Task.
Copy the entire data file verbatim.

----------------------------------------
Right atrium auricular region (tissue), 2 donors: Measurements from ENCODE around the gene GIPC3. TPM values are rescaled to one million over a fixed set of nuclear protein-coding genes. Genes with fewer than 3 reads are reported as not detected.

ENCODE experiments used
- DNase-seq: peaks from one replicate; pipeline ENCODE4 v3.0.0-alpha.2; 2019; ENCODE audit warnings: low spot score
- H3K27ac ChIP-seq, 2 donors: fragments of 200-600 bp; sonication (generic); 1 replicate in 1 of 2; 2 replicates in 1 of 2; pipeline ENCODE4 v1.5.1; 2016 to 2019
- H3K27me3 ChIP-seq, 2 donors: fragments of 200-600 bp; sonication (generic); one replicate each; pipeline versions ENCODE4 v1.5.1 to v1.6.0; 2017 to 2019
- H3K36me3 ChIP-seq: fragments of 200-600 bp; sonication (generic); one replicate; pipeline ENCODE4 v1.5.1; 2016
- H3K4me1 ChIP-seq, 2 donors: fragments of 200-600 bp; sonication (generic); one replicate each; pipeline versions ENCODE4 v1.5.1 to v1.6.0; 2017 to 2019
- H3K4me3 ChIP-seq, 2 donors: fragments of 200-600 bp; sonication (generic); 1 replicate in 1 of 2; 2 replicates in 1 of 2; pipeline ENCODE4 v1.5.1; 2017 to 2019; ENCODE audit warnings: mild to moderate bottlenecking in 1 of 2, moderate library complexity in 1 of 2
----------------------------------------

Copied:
Right atrium auricular region (tissue), 2 donors: Measurements from ENCODE around the gene GIPC3. TPM values are rescaled to one million over a fixed set of nuclear protein-coding genes. Genes with fewer than 3 reads are reported as not detected.

ENCODE experiments used
- DNase-seq: peaks from one replicate; pipeline ENCODE4 v3.0.0-alpha.2; 2019; ENCODE audit warnings: low spot score
- H3K27ac ChIP-seq, 2 donors: fragments of 200-600 bp; sonication (generic); 1 replicate in 1 of 2; 2 replicates in 1 of 2; pipeline ENCODE4 v1.5.1; 2016 to 2019
- H3K27me3 ChIP-seq, 2 donors: fragments of 200-600 bp; sonication (generic); one replicate each; pipeline versions ENCODE4 v1.5.1 to v1.6.0; 2017 to 2019
- H3K36me3 ChIP-seq: fragments of 200-600 bp; sonication (generic); one replicate; pipeline ENCODE4 v1.5.1; 2016
- H3K4me1 ChIP-seq, 2 donors: fragments of 200-600 bp; sonication (generic); one replicate each; pipeline versions ENCODE4 v1.5.1 to v1.6.0; 2017 to 2019
- H3K4me3 ChIP-seq, 2 donors: fragments of 200-600 bp; sonication (generic); 1 replicate in 1 of 2; 2 replicates in 1 of 2; pipeline ENCODE4 v1.5.1; 2017 to 2019; ENCODE audit warnings: mild to moderate bottlenecking in 1 of 2, moderate library complexity in 1 of 2